down the teeth of the sprockets that engaged the track links. Be careful
when applying glue on the teeth as there are slots on the central
drum through which the glue can run and mar the detail on the faces
of the sprockets.
Construction of the upper hull didn't reveal any particular issues; the upper and lower hull are a near perfect fit. (Be careful to keep the lip between the lower and upper glacis: it's supposed to be there.) Some minor sanding was needed, but as there are delicate bolts on the engine deck near the joint, this is not an easy task in this area. In the end, I decided to shave off the bolts to be able to get a smooth joint and build up the bolts afterwards from sprue, sanded down to size. Admittedly, the result is not up to the standard of the original kit bolt
some trouble making the front of the fenders conform to the hull perfectly.
In the end, I removed the small vertical segments and replaced them
with better fitting bits of plasticard.
I raised the vent covers (parts C8) on the engine deck just a little bit by adding a very thin plastic strip between the hull and the cover. As I had glued them on in an early stage, I temporarily removed them while fixing the joints and bolts on the engine deck.
Another thing that I changed in a late stage, was the basket at the rear of the hull. I forgot to check the PE parts when gluing the (rudimentary) plastic basket, but, in the end, felt that the PE version was far superior, though difficult to assemble; it ended up slightly bent, which I believe would have happened to the real thing as well after a few days in the field. Note that some vehicles had a different type of basket (actually, more a type of shelf) in this position.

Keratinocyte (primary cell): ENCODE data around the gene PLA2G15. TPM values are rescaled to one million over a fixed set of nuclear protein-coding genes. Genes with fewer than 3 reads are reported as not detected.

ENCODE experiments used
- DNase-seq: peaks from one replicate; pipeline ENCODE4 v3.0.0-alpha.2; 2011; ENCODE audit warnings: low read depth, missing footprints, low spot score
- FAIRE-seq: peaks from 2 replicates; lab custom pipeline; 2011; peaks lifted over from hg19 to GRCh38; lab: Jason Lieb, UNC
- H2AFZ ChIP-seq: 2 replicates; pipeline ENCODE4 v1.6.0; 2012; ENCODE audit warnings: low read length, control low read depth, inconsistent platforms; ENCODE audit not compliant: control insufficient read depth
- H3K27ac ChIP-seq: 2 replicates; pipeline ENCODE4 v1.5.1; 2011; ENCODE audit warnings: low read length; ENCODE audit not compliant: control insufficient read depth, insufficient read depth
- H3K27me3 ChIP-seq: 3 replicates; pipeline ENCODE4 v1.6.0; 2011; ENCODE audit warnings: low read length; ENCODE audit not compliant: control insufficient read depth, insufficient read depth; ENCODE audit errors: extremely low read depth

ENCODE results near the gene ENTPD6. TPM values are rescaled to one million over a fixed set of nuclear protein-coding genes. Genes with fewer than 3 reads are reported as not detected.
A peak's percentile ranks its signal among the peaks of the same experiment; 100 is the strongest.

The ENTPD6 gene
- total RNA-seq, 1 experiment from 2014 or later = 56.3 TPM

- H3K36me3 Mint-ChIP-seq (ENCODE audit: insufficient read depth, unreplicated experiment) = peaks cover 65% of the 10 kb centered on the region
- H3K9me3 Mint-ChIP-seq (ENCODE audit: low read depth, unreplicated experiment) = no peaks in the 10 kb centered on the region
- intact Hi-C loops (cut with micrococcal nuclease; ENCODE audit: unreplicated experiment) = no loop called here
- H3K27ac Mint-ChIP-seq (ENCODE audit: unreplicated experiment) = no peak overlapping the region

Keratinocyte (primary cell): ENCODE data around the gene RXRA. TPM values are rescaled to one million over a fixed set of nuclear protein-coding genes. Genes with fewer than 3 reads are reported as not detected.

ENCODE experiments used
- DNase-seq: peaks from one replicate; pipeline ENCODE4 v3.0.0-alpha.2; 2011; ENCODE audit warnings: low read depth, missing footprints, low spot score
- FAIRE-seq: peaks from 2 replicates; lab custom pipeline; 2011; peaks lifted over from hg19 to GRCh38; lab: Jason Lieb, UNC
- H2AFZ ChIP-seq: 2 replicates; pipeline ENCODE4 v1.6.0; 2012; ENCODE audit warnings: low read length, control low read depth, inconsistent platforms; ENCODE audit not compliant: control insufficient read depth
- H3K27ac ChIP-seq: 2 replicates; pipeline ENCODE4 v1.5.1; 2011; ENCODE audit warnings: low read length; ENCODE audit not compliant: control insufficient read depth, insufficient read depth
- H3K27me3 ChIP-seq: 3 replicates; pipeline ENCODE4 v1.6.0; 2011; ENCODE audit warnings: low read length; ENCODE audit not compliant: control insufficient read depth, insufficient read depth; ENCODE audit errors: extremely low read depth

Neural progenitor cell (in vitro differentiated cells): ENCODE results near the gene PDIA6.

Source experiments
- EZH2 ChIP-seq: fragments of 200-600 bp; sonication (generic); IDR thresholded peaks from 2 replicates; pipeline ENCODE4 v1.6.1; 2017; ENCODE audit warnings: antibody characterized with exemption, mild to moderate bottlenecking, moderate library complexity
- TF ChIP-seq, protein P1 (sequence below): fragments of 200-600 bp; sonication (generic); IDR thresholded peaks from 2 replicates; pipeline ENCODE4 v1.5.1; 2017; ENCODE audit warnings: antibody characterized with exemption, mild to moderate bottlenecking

off the side skirts as they were omitted on APACHE (as they often
were, especially after the war). Note that the bolt pattern to accept
these skirts is still seen when the skirts are removed completely.
The kit fenders (B2 and B3) don't have this bolt pattern, though.
easiest solution is to carve away the unwanted bits of the kit skirts
(parts B31 and B32) along a panel line, leaving only a strip with
The three bolts above each fender flap were made with Archer rivets.
I feel that the bolts on the glacis maintenance hatch are nicely done, but stand too proud as the real bolts were (partially) countersunk. Small handles were added, as they are rather prominent on the real tank. The small footholds for the lower glacis were not used, as APACHE was not equipped with them.
While building the kit, one of the lifting rings was ritually offered to the carpet monster. I made both lifting hooks on the glacis from lead wire. Another part that went AWOL was one of the latches for the driver's and radio operator's hatches. Having lost one out of four, I had to leave them all off. (Both hatches can be positioned open, by the way, but then some interior needs to be created, or figures used to plug the hatches.)